However, speaking to The Independent in his first interview since taking up the post, Mr Vickers, the Bank of England's new chief economist, vigorously defended his academic background, his track record and the MPC's remit.
As part of his defence against critics who charge the MPC with failing to understand what's going on in business, he points to his successful experience in managing the finances of his Oxford college. He can boast of making money even when the stock market crashed in 1987.
According to Mr Vickers, who will concede that sitting on the MPC is a "heavy responsibility", he is comfortable with the rate decisions he has taken. And that includes the controversial decision to raise interest rates in June on the back of subsequently discredited figures on average earnings.
He said: "The appraisal of decisions has to be on the information that was available. I'm personally comfortable with the vote I expressed."
Mr Vickers, an Oxford-based father of three, says he has "absolutely no regrets" about his decision to leave academia, a decision triggered by an unexpected phone call from Mervyn King, now deputy governor of the Bank.
According to Mr Vickers, his relative lack of private sector experience - he was briefly an oil analyst at Shell and has also undertaken a number of private consulting projects - has not disadvantaged him in any way.
For the job of Bank chief economist, said Mr Vickers, "you need a generalist applied economics approach and Mervyn [King, former chief economist] and John Fleming before him were in that mould."
Also important, according to the MPC new boy, is the ability to understand what is happening in the financial markets, as that 1987 post-crash performance demonstrates.
The 40-year-old former professor refuted the suggestion that Bank staff felt obliged to vote the same way as Eddie George, the Bank of England Governor. He said it was pure coincidence he had voted the same way on interest rates as Mr George since joining theMPC in the summer.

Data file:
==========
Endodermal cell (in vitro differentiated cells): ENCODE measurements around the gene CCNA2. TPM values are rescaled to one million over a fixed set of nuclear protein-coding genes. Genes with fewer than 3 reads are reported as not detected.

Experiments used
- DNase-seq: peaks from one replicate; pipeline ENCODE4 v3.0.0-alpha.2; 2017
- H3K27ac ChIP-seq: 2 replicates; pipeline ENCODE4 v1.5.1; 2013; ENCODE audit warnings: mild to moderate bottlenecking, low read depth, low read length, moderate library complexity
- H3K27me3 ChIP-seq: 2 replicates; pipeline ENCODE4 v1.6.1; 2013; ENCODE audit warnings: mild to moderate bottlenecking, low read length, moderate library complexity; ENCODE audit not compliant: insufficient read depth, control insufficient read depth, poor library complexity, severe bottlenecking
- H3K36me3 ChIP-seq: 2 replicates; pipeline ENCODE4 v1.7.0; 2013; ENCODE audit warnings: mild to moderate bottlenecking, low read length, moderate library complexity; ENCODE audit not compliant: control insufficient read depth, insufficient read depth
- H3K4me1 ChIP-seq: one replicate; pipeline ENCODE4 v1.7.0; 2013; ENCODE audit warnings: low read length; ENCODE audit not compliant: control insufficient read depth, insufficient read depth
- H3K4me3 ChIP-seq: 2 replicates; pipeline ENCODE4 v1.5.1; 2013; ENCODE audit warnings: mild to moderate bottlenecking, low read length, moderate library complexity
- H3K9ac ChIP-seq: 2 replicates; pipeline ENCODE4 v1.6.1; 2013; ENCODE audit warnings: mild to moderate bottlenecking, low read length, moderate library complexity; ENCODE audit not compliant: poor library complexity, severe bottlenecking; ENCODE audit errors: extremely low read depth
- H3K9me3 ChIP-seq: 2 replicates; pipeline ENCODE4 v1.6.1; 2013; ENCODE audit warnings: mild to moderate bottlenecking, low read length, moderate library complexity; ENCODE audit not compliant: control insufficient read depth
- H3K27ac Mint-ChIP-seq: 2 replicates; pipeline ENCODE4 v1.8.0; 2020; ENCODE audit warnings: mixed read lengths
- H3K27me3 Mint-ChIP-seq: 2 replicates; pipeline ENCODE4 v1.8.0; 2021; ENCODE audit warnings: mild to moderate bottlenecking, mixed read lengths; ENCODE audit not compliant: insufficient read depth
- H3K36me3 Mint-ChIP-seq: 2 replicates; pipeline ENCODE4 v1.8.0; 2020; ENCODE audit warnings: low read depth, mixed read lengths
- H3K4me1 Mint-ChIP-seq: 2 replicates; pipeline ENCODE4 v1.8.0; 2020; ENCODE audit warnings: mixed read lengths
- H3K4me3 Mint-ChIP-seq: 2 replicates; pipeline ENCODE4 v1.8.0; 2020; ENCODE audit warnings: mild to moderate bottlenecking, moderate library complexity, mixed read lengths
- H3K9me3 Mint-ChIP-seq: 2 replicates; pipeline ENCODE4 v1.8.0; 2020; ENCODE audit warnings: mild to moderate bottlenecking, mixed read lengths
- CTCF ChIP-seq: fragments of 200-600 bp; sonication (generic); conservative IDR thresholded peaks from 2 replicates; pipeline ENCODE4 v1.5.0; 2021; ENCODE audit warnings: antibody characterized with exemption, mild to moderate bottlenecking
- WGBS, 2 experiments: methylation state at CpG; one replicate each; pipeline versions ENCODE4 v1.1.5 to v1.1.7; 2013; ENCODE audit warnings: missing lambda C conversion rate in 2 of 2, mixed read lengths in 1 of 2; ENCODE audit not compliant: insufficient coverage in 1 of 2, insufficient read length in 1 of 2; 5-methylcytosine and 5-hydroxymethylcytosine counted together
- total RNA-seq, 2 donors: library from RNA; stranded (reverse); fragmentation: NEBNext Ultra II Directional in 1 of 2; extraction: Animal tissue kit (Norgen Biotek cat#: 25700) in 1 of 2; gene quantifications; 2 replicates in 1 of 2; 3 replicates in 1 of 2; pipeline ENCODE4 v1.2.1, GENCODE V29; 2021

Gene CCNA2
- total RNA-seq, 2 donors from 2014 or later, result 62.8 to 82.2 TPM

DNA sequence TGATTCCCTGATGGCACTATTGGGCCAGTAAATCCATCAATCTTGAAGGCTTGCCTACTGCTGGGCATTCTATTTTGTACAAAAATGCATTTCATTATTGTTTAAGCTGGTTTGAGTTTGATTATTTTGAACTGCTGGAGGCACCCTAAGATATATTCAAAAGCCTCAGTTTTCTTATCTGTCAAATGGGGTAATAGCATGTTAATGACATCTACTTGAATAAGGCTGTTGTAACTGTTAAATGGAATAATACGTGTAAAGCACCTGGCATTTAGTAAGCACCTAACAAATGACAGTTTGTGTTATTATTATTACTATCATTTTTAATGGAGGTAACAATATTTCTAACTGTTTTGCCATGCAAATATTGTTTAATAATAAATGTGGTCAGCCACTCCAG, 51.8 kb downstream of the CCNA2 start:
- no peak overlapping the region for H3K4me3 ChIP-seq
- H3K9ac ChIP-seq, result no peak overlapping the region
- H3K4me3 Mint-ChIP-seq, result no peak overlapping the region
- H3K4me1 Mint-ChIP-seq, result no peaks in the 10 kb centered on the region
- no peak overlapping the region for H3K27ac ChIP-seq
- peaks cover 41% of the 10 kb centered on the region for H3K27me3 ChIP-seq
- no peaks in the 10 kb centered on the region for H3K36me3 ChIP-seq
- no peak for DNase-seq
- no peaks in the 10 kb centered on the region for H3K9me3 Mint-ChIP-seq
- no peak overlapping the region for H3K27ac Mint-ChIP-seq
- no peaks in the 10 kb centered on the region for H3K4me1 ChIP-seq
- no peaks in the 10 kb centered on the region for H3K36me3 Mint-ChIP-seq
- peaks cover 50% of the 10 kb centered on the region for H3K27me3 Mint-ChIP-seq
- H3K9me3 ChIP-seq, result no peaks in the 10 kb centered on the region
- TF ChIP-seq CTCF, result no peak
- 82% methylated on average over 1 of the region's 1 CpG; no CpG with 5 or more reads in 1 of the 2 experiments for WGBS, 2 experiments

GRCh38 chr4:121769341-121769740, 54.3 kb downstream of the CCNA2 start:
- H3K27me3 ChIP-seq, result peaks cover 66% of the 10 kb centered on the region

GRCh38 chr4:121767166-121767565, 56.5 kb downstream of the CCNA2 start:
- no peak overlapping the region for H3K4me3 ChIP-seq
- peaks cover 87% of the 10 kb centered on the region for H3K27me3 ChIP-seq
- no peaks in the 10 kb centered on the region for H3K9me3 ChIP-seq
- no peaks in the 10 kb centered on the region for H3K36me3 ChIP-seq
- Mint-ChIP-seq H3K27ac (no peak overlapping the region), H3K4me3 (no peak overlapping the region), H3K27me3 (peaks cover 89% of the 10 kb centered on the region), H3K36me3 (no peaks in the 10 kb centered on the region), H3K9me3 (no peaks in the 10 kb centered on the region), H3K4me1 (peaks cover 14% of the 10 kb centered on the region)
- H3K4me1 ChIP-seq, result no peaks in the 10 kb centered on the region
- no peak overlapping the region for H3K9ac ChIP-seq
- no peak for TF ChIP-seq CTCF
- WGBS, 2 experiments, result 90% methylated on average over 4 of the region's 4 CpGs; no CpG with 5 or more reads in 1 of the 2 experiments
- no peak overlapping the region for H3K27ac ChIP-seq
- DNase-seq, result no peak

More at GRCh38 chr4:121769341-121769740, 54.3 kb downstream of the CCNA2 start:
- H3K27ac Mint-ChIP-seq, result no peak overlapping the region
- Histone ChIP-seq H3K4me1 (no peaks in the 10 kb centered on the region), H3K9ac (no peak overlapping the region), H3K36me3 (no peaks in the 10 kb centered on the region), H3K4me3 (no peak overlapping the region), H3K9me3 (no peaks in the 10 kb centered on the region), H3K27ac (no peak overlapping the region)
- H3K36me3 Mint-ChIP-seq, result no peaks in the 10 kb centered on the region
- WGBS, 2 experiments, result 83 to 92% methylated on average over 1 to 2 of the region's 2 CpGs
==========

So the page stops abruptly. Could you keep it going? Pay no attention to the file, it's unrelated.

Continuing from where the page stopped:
"The conclusion I have reached has turned out to be the same as the conclusion the Governor has reached. But it is quite clear we're all individually on the line. If there are disagreements, there are disagreements, and that's that."
Mr Vickers, who attended the April and May MPC meeting as an observer before voting to raise rates in his first full meeting in June, said the committee did not "hold back" in its discussions.
"We're all charged with exactly the same thing. Our remit is very clear. The discussions are very free-ranging. People will happily ventilate points of view that are not their own. I think there is a very frank atmosphere."
He is upbeat about recent developments in the financial markets. "It's been very encouraging how things stabilised since the period of the IMF meetings on all sorts of measures."
The outlook, though, for both the global economy and the UK, remains uncertain, he said. Among the uncertainties is the new European Central Bank, which will set interest rates in the euro-area from January.
The ECB's decisions certainly have the ability to affect the UK, according to Mr Vickers, "in the same way that decisions in the US can affect us", via the stock market, exchange rates and the direct impact on trade.
Like the European bank, the MPC faces numerous challenges, not least improving its public image, which has taken a hammering lately .
According Mr Vickers, "There's inevitably a long way to go. The misperception that there might be a trade-off where we say OK, let's have a bit more inflation and then we can sustainably have more jobs is just downright false.
"Explaining clearly why there is no trade-off of that kind is an important thing to do."